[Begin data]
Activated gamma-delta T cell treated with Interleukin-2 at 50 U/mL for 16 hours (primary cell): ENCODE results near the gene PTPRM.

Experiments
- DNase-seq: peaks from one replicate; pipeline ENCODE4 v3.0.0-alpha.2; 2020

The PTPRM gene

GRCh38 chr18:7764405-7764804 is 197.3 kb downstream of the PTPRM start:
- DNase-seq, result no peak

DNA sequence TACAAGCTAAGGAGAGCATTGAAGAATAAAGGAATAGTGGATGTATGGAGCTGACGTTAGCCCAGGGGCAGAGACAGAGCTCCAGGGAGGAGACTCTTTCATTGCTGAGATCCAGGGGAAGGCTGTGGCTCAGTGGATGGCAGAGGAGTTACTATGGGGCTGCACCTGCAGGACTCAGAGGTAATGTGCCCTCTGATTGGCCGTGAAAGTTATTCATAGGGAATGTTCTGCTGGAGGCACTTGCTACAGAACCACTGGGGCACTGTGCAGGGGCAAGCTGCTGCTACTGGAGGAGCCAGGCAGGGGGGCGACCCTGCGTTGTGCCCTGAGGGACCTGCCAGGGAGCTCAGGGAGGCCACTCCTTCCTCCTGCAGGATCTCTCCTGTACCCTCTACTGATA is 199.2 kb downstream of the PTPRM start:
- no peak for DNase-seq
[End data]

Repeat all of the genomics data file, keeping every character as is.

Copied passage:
Activated gamma-delta T cell treated with Interleukin-2 at 50 U/mL for 16 hours (primary cell): ENCODE results near the gene PTPRM.

Experiments
- DNase-seq: peaks from one replicate; pipeline ENCODE4 v3.0.0-alpha.2; 2020

The PTPRM gene

GRCh38 chr18:7764405-7764804 is 197.3 kb downstream of the PTPRM start:
- DNase-seq, result no peak

DNA sequence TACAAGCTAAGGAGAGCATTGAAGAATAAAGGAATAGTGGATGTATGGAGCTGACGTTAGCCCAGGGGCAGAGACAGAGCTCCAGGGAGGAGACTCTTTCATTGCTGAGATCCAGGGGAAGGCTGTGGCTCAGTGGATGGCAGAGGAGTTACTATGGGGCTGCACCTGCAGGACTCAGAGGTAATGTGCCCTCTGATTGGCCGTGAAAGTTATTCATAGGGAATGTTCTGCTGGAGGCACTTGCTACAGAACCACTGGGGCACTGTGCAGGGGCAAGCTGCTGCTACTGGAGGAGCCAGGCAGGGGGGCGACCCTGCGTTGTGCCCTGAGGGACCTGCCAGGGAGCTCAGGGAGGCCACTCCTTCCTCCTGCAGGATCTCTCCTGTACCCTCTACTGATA is 199.2 kb downstream of the PTPRM start:
- no peak for DNase-seq